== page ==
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Discussion Starter · #1 ·
So in my delighted haze last night, I posted my thanks for those net-resources that made my upgrade/repair possible. Now, it is back to a problem state.

Short summary:
  • Needed to replace drives, as one or more was failing
  • Series 1 DirecTiVo, original 40 GB drive plus a later added 80 GB drive
  • Two 160 GB Seagate 7200 RPM drives
  • Hindsdale instructions, two drives to two drives
After a successful report from the mfs tool, I returned the drives to the Tivo
  • Closed the case, plugged it all in: Welcome to TiVo, looping
  • Reseated everythng, then the drives didn't spin up at all
  • Tried disconnecting and reconnecting the power supply cable to the motherboard: drives spun up, everything fine.
  • Watched in the morning, fine
  • Watched in the afternoon, fine.
  • Turned on the TV tonight, and it was back to looping on the Welcome... Powering Up screen.
I've tried re-seating again, no luck. All that Hindsdale says is this:
If it sticks on the Powering Up screen, first verify that the IDE and power cables are connected fully and your drive is jumpered properly (this is by far the most common error and can be tricky sometimes as the drive diagram often needs to be read upside down, check the manufacturer website for more detailed diagrams).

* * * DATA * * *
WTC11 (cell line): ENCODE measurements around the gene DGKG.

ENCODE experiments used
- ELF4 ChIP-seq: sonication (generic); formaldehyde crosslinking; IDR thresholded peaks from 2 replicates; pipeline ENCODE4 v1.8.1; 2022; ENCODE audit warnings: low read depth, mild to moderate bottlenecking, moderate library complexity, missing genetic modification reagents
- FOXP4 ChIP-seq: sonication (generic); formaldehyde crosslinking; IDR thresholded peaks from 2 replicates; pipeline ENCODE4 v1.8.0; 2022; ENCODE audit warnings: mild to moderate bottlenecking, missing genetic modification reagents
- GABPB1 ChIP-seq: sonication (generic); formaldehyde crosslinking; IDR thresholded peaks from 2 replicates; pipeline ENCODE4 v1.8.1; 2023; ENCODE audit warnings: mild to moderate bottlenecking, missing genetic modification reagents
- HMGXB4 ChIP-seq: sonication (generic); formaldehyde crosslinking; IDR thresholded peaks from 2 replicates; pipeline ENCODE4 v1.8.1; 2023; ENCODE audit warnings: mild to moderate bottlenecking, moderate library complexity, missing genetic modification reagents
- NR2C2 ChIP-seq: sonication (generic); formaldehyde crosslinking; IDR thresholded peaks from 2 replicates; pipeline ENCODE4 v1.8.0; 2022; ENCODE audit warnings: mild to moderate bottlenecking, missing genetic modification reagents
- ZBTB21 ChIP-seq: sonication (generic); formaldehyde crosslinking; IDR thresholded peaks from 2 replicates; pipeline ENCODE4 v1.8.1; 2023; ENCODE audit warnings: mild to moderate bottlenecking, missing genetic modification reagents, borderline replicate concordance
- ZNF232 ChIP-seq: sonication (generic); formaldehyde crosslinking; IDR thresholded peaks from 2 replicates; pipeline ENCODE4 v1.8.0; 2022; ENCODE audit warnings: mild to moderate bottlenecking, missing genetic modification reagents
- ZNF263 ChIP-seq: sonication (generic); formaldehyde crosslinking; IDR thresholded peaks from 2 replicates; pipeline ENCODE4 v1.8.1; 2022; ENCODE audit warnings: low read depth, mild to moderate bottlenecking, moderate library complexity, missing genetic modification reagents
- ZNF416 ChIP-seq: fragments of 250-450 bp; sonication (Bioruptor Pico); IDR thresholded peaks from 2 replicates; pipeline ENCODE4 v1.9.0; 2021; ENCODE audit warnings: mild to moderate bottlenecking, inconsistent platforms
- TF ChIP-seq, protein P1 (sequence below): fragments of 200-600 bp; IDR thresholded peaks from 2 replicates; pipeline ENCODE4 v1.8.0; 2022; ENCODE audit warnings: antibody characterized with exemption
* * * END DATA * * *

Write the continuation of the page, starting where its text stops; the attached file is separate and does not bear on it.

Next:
The diagram for the jumpers is quite simple: it's just one pair of pins on one side of the jumpers, On for Master, Off for slave.

What makes this hardest is the inconsistency. Working for a while, then failing. Could I have a bad drive? I'm about to go back to the old drives to see what's happening.

HELP! :confused:
 

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Never messed with DirecTV tivo's but assume you may have to use the copykern command after the mfsrestore is done like on all standalone series ones. What size swap file did you install?
 

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Discussion Starter · #3 ·
funtoupgrade said:
Never messed with DirecTV tivo's but assume you may have to use the copykern command after the mfsrestore is done like on all standalone series ones. What size swap file did you install?
So, I guess what I would wonder, then, is:
  • Why doesn't Hindsdale suggest that?
  • Why would it come up several times, working, and
  • see my next post...
 

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Discussion Starter · #4 ·
Okay, so I may have ruled out the new hard drives. Not only did I see them working initially, and all day today, but when I returned the old drives to the box (just now), it did the exact same thing: Welcome... Powering Up.... Loop...

I feel like I am narrowing in on the IDE cable or the drive power cable. I have reseated the cables several times, I have double and triple checked the jumper settings. So, I'm going to rip an IDE cable out of my computer and try that, just to see what happens.

Any other ideas?
 

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Discussion Starter · #5 ·
bldxyz said:
I feel like I am narrowing in on the IDE cable or the drive power cable.
So, while it isn't a pure test, I am writing this message now using the IDE cable from my down-Tivo to drive the two hard disks on my computer.

Tomorrow I'm going to try to find a power cable I can use with this box, since the one from my computer has the wrong base connector. After that, Weaknees seems to suggest the whole freaking power supply or motherboard, but I am confused that a bad power supply would provide power to at least one of the drives (I hear it spin up), the fan, and the system itself...

Is there a doctor in the house?
 

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Discussion Starter · #6 ·